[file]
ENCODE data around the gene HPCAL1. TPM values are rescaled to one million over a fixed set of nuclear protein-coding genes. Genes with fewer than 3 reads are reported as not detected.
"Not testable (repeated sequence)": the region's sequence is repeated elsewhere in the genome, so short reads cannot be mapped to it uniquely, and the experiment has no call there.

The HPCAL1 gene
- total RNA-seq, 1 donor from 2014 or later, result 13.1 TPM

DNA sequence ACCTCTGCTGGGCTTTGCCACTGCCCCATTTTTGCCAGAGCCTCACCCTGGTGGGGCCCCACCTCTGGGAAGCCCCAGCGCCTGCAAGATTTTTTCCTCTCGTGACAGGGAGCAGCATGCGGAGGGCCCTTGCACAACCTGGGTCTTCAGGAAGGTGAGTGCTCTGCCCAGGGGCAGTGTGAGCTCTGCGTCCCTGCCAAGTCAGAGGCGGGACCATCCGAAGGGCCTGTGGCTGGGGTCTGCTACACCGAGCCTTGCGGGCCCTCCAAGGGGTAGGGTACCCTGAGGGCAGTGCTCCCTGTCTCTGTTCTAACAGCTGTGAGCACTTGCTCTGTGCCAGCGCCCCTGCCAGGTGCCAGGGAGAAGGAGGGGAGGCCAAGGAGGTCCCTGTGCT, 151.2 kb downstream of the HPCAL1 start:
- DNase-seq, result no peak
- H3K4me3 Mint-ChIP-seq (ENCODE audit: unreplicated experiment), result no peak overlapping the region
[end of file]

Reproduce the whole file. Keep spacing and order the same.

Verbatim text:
ENCODE data around the gene HPCAL1. TPM values are rescaled to one million over a fixed set of nuclear protein-coding genes. Genes with fewer than 3 reads are reported as not detected.
"Not testable (repeated sequence)": the region's sequence is repeated elsewhere in the genome, so short reads cannot be mapped to it uniquely, and the experiment has no call there.

The HPCAL1 gene
- total RNA-seq, 1 donor from 2014 or later, result 13.1 TPM

DNA sequence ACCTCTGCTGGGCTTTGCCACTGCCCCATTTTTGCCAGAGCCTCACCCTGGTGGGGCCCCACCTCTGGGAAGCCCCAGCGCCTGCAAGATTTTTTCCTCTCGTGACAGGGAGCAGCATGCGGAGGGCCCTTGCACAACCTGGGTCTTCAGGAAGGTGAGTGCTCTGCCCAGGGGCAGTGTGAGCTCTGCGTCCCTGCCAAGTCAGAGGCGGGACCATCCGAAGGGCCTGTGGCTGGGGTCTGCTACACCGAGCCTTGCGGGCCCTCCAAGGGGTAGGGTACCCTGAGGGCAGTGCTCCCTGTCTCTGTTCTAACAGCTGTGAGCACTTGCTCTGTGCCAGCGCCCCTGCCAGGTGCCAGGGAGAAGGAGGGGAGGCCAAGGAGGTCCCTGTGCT, 151.2 kb downstream of the HPCAL1 start:
- DNase-seq, result no peak
- H3K4me3 Mint-ChIP-seq (ENCODE audit: unreplicated experiment), result no peak overlapping the region